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Monday, November 1, 2010

ELECTION MAGNANIMITY

It's election day here in the United States and the end of a grueling and quarrelsome race pitting one ideologue against another. It was bitter even within the parties as evidenced by the highly contested primary races. Undoubtedly there will be a lot of hard feelings regardless of the outcome. Not too long ago it was customary for the loser in a political contest to concede defeat and wish the victor good luck in his/her endeavors, but it seems such concession speeches are becoming few and far between. When they are finally given, they are done so grudgingly and not necessarily with the most sincerity. Frankly, I wouldn't be surprised if today they weren't sent by text messaging which is not exactly the best way to convey a heartfelt congratulations, e.g.,
GRATZ U WIN - LOL
(Real classy.)
Let's compare this to another time. In the U.S. Senate race of 1855, Abraham Lincoln lost in Illinois to Lyman Trumbull. It was a tough race and even though Lincoln lost he was determined not to express any hard feelings over the matter. Instead, he surprised people by showing up at Trumbull's victory party and offered him a smile and a warm handshake. Such magnanimity did not go unnoticed nor was it forgotten. Trumbull and his confidants helped Lincoln in his bid for the Senate in 1858 and later on in his run for the presidency in 1860. The point is, instead of losing friends over a defeat, Lincoln actually made friends of his opponents.
I doubt Lincoln's act of magnanimity would play in Peoria today. Instead we are more inclined to be more visceral in acknowledging defeat. This could be due to the adverse effects of today's technology and our lagging socialization skills, or because of our incompatible ideologies. Nonetheless, imagine the effect if the losers of the midterm elections would do as Lincoln and offer a sincere handshake of congratulations, in person. A simple act like a handshake could go a long way to repairing the divide in Congress.
Some might argue Lincoln lived in a simpler time which was much less contentious than today. Really? I wonder if anyone remembers the viciousness of the Missouri Compromise and the other acts leading to the American Civil War, perhaps the darkest chapter of our history.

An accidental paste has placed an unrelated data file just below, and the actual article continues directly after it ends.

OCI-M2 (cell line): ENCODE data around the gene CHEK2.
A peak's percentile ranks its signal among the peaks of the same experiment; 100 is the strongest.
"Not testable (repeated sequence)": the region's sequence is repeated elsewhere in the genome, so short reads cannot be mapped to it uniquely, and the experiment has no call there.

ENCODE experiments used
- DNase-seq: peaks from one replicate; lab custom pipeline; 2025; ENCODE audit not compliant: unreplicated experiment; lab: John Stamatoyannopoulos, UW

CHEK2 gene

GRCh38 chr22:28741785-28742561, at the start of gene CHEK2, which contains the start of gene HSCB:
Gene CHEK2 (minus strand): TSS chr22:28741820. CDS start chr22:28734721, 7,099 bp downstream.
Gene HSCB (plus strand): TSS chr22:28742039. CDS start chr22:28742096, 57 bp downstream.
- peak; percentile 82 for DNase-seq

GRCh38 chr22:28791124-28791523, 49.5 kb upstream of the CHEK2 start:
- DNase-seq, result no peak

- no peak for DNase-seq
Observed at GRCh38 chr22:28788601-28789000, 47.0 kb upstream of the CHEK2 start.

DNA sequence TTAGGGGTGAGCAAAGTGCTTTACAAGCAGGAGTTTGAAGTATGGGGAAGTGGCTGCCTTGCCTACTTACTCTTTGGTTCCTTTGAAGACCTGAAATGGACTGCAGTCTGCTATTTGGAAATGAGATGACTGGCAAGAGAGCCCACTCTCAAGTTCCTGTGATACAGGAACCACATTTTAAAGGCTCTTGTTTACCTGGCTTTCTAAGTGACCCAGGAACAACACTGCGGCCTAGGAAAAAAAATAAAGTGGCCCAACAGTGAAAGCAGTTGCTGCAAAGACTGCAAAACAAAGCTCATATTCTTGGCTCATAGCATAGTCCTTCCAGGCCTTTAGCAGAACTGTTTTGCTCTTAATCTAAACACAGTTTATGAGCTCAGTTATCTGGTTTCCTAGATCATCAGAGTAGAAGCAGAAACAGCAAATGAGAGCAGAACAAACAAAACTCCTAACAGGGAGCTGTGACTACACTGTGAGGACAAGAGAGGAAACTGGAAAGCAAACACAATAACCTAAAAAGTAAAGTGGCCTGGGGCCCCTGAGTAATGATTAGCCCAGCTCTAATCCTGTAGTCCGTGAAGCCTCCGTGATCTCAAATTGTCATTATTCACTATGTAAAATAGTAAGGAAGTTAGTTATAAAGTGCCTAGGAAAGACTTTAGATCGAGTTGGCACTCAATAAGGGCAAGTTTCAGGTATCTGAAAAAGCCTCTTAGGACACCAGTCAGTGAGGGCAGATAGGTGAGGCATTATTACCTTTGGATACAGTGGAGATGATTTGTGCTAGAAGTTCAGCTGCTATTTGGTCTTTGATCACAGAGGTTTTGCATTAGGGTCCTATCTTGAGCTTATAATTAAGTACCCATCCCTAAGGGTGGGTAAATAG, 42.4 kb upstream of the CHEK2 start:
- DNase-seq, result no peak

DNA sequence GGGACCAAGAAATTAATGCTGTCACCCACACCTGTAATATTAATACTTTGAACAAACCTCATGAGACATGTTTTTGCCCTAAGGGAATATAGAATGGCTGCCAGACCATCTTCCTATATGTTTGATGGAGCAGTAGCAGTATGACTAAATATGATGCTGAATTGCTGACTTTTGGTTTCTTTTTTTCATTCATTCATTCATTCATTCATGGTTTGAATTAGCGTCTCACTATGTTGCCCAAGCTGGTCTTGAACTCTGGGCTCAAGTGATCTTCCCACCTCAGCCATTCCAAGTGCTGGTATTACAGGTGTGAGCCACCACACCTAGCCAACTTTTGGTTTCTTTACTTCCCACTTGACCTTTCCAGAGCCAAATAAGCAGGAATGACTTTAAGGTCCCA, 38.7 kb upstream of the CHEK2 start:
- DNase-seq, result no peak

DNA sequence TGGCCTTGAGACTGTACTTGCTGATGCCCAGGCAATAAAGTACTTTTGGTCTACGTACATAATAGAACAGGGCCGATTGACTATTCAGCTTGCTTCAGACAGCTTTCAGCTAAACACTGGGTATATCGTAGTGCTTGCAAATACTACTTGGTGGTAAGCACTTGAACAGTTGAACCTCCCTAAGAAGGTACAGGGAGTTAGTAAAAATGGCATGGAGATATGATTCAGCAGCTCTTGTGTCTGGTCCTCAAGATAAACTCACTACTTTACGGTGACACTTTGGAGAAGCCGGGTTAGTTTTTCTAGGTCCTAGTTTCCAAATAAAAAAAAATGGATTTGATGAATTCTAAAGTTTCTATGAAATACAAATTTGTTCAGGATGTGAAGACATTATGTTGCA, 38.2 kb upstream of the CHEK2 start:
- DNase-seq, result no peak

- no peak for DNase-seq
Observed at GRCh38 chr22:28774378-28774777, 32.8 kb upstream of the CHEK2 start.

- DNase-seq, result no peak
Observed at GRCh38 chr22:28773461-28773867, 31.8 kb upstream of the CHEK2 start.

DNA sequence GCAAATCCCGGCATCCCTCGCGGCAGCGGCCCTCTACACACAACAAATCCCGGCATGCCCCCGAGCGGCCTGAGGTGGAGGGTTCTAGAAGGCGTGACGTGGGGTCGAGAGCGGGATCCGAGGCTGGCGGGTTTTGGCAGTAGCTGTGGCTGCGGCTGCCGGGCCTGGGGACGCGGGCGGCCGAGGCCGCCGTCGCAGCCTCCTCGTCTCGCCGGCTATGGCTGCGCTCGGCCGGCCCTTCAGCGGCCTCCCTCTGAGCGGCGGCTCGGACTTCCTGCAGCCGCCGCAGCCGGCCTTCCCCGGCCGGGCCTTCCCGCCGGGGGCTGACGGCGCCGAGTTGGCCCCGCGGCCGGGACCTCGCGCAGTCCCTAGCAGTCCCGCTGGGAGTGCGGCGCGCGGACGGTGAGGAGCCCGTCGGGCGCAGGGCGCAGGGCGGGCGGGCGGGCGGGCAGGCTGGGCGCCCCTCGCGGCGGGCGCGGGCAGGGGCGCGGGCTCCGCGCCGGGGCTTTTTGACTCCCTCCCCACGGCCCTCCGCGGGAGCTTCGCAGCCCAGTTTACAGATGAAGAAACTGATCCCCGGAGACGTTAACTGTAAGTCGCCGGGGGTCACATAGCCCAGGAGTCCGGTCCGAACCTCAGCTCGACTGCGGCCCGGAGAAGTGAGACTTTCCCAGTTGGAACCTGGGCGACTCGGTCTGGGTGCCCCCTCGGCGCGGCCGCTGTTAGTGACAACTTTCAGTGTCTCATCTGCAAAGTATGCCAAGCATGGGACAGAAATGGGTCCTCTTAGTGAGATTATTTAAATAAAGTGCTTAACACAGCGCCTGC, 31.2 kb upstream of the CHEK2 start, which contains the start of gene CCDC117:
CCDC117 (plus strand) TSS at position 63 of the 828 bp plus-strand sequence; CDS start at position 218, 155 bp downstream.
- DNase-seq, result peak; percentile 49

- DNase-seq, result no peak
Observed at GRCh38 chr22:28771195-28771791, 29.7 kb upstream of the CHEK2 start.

In his famous speech of 1858, Lincoln warned, "A house divided against itself cannot stand. I believe this government cannot endure, permanently half slave and half free. I do not expect the Union to be dissolved - I do not expect the house to fall - but I do expect it will cease to be divided. It will become all one thing or all the other." Click for the full SPEECH.
Lincoln's speech is as prophetic today as it was then. Interestingly, he seemed to understand the issue of the day posed a significant threat to the Constitution, which is also on the minds of a lot of people today. Even though his talk was well remembered, it wasn't considered politically correct and may have cost him the Senate race (losing to Stephen Douglas). So, are we really any different than yesteryear? Hardly. If anything, we are chillingly similar.
Regardless, wouldn't it be delightfully different to see your opponent offering a sincere hand of congratulations to you in person? As the victor, would you turn away from the person or embrace your opponent? I think I know the answer. So do you. Yet this will probably never happen as our socialization skills have deteriorated due to our dependence on technology and because today's campaign tactics are less about issues and more concerned with personal attack and innuendo instead. Simple civility, such as a sincere handshake, is no longer in the campaign play book. Further, the example set by politicians is often emulated by people in both their personal and professional lives. It saddens me to watch our culture deteriorate so. God how I hate the 21st century.
Keep the Faith!
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Tim Bryce is a writer and the Managing Director of M. Bryce & Associates (MBA) of Palm Harbor, Florida and has over 30 years of experience in the management consulting field. He can be reached at timb001@phmainstreet.com
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